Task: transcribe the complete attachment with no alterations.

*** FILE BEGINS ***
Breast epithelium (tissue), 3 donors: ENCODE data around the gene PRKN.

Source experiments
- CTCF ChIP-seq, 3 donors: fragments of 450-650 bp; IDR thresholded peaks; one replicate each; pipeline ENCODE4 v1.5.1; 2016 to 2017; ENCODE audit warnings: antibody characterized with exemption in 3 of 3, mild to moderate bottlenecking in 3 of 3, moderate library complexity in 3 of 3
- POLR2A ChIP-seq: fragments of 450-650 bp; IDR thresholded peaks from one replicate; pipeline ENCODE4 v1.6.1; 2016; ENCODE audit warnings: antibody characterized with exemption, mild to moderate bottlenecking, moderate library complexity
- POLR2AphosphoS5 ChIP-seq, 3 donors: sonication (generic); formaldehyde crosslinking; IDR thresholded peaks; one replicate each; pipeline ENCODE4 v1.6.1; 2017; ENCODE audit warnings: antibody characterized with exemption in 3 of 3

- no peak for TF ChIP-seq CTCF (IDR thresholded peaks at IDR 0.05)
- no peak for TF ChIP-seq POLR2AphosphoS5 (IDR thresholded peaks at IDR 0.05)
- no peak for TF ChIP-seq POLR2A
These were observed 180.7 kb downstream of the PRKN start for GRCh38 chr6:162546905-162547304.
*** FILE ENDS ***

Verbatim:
Breast epithelium (tissue), 3 donors: ENCODE data around the gene PRKN.

Source experiments
- CTCF ChIP-seq, 3 donors: fragments of 450-650 bp; IDR thresholded peaks; one replicate each; pipeline ENCODE4 v1.5.1; 2016 to 2017; ENCODE audit warnings: antibody characterized with exemption in 3 of 3, mild to moderate bottlenecking in 3 of 3, moderate library complexity in 3 of 3
- POLR2A ChIP-seq: fragments of 450-650 bp; IDR thresholded peaks from one replicate; pipeline ENCODE4 v1.6.1; 2016; ENCODE audit warnings: antibody characterized with exemption, mild to moderate bottlenecking, moderate library complexity
- POLR2AphosphoS5 ChIP-seq, 3 donors: sonication (generic); formaldehyde crosslinking; IDR thresholded peaks; one replicate each; pipeline ENCODE4 v1.6.1; 2017; ENCODE audit warnings: antibody characterized with exemption in 3 of 3

- no peak for TF ChIP-seq CTCF (IDR thresholded peaks at IDR 0.05)
- no peak for TF ChIP-seq POLR2AphosphoS5 (IDR thresholded peaks at IDR 0.05)
- no peak for TF ChIP-seq POLR2A
These were observed 180.7 kb downstream of the PRKN start for GRCh38 chr6:162546905-162547304.